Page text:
International experience: JWOC 1992-2002, WUOC 2006, 2008, WOC 2005-12

How did you get into orienteering?

I started orienteering with my family when I was quite young. My parents used to have to drag me and my sister to local orienteering events. I enjoyed going to A-meets more because then I could hang out with my friends. When I was about 10 I went out on my first white course alone at an A-meet. I won a gold calculator, which I still own.

What do you currently do in your training that are keys to your success?

My training is actually quite different this year. I moved to Sweden at the end of last summer and a much higher percentage of my training is actual orienteering. In the past, I spent more of my training hours doing physical workouts on hard surfaces, like roads and tracks. Now almost all of my training is done in terrain or on trails. Will this be the key to my success? I’m not sure yet :) Now that the spring season is fast approaching, I’m trying to get more of a balance between my technical trainings and my physical trainings.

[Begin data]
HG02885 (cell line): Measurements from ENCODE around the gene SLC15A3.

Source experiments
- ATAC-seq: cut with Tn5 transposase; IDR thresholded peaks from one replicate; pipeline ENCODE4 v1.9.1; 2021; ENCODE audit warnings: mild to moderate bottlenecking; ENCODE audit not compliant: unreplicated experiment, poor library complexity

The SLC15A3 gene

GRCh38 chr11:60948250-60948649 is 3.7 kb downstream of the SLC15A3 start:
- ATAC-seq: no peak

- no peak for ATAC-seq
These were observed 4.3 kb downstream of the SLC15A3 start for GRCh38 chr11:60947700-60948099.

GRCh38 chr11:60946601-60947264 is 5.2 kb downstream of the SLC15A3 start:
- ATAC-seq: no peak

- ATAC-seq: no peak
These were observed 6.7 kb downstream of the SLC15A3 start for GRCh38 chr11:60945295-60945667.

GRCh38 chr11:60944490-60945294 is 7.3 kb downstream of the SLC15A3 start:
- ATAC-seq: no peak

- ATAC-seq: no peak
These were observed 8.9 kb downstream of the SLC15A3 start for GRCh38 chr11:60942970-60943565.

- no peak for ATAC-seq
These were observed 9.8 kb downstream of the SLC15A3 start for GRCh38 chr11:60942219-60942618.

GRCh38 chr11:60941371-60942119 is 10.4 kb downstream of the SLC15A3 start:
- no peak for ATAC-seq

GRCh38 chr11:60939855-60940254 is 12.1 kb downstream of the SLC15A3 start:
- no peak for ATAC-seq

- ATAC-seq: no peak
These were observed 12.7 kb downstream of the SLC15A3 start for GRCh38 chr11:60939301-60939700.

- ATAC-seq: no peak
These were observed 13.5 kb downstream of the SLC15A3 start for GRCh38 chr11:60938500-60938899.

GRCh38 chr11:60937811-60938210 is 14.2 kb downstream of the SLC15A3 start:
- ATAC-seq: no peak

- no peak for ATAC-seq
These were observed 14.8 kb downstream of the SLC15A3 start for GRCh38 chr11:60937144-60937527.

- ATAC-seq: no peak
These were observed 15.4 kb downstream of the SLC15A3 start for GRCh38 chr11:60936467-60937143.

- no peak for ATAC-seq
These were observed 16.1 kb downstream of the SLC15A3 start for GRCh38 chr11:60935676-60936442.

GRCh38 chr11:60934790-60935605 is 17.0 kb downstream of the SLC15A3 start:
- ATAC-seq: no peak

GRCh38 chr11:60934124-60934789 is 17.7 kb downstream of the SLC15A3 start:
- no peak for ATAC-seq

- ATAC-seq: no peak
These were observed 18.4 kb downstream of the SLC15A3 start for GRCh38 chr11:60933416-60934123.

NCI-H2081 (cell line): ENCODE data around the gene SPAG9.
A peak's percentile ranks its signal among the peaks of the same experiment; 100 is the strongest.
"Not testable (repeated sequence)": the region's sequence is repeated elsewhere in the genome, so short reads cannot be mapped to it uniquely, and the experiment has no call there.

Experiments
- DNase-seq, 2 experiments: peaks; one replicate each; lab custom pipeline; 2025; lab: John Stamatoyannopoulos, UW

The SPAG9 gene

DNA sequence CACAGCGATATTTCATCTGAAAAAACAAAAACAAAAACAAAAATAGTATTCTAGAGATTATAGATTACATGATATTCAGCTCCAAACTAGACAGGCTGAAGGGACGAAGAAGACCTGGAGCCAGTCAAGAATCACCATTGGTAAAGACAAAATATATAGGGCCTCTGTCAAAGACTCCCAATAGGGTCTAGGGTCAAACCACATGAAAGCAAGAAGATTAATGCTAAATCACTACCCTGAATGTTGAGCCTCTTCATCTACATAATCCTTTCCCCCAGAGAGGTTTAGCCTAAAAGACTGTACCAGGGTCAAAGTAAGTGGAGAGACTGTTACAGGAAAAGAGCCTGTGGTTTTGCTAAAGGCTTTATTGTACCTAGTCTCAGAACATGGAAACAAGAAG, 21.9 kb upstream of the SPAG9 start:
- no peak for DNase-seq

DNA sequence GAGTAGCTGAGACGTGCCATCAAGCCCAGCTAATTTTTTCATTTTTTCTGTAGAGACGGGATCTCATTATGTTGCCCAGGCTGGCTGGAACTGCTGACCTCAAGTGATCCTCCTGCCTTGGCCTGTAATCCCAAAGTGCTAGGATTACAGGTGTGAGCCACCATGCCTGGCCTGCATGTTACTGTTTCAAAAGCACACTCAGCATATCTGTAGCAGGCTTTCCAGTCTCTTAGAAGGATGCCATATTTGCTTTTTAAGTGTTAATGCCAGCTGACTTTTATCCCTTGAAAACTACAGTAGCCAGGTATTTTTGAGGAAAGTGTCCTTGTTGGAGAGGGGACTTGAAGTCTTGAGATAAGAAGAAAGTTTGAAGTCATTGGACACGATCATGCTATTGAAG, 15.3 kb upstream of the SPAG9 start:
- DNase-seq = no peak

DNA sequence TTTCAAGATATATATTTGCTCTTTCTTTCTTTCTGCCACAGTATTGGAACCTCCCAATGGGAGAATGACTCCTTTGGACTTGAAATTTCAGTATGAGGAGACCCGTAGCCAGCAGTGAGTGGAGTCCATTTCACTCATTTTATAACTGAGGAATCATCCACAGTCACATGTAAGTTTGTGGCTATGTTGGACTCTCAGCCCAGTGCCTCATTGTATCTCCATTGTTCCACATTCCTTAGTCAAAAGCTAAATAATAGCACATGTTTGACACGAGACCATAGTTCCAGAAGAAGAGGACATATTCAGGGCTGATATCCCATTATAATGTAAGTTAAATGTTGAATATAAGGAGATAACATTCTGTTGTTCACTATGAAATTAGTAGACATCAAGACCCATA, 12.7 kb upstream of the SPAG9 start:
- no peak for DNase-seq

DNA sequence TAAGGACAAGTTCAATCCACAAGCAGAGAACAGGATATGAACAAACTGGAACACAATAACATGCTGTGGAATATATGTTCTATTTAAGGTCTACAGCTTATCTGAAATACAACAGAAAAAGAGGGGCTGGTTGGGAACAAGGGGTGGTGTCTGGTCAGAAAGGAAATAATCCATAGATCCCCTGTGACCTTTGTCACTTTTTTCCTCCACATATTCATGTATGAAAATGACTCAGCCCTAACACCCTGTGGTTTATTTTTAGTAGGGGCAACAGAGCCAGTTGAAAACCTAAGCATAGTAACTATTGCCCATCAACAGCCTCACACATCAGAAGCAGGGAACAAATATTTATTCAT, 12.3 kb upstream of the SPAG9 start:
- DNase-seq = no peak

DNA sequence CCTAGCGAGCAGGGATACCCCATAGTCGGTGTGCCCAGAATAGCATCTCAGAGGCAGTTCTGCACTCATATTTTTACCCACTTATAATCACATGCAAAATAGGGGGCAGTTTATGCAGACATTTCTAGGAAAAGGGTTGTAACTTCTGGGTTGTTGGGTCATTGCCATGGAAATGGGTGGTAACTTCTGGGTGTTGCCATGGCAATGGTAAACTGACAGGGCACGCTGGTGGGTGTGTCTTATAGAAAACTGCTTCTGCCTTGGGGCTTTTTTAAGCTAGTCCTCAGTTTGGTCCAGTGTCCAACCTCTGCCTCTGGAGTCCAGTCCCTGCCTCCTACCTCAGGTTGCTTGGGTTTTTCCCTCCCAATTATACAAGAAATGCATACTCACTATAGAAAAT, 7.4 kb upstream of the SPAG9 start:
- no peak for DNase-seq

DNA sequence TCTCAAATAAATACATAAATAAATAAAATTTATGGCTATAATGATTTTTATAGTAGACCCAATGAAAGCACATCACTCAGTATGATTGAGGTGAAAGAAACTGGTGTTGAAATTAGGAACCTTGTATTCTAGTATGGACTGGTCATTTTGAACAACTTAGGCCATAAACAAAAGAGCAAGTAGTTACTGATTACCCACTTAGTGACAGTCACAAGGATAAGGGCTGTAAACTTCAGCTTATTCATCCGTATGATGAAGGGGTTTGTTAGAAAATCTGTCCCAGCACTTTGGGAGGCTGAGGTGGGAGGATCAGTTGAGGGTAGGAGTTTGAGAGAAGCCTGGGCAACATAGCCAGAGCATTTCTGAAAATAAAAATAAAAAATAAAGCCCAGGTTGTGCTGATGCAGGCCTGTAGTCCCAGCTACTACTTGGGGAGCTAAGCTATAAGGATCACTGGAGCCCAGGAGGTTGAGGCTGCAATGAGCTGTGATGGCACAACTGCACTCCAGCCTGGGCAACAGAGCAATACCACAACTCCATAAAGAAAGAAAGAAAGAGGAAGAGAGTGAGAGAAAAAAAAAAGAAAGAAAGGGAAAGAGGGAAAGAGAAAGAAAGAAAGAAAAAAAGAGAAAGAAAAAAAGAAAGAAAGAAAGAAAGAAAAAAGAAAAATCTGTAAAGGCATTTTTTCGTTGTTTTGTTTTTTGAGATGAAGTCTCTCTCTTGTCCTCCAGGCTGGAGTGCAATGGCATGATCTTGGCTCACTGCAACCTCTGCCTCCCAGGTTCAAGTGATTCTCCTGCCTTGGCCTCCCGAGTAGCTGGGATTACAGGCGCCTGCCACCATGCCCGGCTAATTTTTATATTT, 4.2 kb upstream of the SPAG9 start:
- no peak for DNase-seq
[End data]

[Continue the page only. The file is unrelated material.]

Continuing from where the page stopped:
Hannah Culberg

Home: Washington
Year of Birth: 1990
Club: Cascade Orienteering Club
International Experience: JWOC 2010, WUOC 2010, WOC 2011-12


How did you get into orienteering?

I started racing with the West Point team in 2008. I wasn’t very good starting out, and I owe a pretty big debt  to MAJs Jon and Victoria Campbell for all their coaching and weekend O expeditions that year. Somewhere along the line, I decided I really loved this stuff, and started training more seriously.

Do you have any pre-race rituals?

I prefer to warm-up with a map whenever I can - events with warm-up maps are great. If not, I try to bring some map along that I can look at while I jog around, just to get my mind into the right state for racing.